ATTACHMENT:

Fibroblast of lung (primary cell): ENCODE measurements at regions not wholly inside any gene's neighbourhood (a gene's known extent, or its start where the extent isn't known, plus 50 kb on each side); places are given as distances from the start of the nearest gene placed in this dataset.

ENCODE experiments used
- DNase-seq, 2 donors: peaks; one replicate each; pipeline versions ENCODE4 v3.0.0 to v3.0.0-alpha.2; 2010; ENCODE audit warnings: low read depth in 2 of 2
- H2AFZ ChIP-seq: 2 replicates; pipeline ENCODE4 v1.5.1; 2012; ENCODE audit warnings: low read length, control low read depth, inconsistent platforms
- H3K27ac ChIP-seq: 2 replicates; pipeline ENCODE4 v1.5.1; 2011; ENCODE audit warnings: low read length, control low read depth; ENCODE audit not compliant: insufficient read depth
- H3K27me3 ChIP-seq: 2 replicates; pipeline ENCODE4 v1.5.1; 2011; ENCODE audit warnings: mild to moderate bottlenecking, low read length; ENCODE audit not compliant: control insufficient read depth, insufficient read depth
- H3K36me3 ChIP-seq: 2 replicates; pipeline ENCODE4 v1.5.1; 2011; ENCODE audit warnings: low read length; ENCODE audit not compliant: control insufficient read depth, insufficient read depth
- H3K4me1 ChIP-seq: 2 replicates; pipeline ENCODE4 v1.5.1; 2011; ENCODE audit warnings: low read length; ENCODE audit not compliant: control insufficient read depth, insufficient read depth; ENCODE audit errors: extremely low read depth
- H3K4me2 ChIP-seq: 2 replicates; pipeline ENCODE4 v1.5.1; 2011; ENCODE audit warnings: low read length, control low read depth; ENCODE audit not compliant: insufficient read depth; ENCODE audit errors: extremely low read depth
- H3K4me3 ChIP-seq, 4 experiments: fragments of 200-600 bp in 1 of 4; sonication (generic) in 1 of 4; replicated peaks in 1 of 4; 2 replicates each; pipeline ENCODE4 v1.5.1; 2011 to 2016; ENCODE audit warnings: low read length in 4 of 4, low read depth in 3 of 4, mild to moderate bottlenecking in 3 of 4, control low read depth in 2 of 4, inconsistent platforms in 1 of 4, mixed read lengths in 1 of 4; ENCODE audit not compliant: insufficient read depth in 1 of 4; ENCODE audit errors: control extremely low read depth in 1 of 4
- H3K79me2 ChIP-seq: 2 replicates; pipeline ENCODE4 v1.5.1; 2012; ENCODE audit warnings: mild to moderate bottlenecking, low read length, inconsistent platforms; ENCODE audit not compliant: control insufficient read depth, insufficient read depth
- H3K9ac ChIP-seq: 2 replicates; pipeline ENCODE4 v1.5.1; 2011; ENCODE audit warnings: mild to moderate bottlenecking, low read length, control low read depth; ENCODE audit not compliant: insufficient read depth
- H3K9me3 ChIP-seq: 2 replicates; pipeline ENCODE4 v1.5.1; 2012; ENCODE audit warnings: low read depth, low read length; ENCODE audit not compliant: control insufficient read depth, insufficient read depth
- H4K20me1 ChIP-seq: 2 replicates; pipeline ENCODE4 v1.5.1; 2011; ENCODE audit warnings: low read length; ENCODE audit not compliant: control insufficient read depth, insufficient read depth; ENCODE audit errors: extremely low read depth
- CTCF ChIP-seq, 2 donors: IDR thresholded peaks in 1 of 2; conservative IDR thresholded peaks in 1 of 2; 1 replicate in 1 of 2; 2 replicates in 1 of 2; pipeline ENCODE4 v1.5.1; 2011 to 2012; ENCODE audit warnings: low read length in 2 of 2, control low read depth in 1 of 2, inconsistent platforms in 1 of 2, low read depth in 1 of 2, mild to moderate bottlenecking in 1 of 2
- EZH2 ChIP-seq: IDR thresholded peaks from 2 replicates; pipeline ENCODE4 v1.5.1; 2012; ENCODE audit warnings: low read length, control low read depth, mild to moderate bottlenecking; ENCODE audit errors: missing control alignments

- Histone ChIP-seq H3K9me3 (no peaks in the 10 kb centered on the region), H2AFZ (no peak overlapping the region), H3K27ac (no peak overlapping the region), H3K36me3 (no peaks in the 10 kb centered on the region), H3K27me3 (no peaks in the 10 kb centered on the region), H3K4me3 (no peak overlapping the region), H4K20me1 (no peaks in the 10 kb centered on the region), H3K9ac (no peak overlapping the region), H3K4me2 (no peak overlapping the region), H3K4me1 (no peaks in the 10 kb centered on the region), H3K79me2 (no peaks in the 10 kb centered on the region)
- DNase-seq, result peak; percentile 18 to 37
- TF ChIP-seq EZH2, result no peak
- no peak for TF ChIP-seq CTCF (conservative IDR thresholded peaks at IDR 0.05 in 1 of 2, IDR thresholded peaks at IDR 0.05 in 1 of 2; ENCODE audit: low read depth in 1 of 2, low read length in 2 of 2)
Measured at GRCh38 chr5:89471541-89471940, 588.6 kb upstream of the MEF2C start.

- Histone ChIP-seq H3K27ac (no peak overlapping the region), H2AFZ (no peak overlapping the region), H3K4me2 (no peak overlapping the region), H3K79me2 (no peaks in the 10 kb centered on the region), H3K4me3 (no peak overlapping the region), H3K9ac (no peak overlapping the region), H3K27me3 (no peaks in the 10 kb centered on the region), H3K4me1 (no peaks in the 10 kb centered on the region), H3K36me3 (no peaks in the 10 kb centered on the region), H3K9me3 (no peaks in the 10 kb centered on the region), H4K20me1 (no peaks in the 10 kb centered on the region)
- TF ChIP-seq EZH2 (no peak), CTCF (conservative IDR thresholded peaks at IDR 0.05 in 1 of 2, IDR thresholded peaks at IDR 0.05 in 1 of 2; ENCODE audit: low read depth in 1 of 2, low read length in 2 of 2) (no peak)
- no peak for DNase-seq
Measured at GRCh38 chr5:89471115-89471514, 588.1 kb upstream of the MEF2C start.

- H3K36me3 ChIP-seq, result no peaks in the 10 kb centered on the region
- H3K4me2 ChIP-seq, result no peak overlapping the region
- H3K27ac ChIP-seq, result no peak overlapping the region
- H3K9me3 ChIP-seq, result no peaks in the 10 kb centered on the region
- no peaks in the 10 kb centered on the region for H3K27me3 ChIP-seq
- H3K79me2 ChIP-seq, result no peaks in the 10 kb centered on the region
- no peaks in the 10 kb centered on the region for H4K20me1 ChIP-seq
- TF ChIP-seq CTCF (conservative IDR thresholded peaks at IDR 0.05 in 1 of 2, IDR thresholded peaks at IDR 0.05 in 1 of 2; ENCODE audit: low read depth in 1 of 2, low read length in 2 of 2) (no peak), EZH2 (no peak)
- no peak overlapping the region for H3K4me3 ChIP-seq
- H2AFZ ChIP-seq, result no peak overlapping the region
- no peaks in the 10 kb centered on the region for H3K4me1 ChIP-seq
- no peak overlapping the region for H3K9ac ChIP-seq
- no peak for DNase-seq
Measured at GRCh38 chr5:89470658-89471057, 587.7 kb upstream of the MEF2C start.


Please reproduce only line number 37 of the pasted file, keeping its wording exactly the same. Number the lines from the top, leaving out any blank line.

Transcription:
- no peak overlapping the region for H3K9ac ChIP-seq